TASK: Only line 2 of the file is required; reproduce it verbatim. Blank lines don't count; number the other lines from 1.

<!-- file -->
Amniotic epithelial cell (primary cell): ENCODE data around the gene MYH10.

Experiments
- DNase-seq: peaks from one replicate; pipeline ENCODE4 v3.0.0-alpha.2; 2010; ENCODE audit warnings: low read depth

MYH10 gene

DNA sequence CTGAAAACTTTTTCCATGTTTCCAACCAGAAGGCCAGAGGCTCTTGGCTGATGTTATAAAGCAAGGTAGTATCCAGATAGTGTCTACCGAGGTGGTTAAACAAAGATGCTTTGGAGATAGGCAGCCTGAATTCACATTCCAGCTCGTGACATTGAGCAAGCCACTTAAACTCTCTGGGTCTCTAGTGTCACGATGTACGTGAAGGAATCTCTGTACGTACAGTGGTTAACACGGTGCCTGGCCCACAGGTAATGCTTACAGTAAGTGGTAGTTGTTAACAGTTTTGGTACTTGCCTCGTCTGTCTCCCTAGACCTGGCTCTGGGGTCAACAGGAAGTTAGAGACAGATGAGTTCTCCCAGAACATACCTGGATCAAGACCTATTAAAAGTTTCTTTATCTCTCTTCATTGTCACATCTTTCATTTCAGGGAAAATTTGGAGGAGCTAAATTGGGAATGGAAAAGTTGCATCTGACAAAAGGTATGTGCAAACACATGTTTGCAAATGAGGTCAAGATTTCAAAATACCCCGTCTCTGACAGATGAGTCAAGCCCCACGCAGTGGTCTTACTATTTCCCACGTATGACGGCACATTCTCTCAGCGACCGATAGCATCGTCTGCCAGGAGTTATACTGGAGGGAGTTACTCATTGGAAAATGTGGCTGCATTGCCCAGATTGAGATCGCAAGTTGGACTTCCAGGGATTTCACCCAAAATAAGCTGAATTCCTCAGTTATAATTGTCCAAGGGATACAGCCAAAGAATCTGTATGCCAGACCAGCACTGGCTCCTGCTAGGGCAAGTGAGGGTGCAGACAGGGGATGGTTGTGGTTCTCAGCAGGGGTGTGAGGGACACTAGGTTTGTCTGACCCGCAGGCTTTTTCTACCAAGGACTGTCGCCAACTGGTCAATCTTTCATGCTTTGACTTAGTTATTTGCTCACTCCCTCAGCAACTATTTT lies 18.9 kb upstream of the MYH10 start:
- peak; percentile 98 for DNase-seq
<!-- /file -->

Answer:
Experiments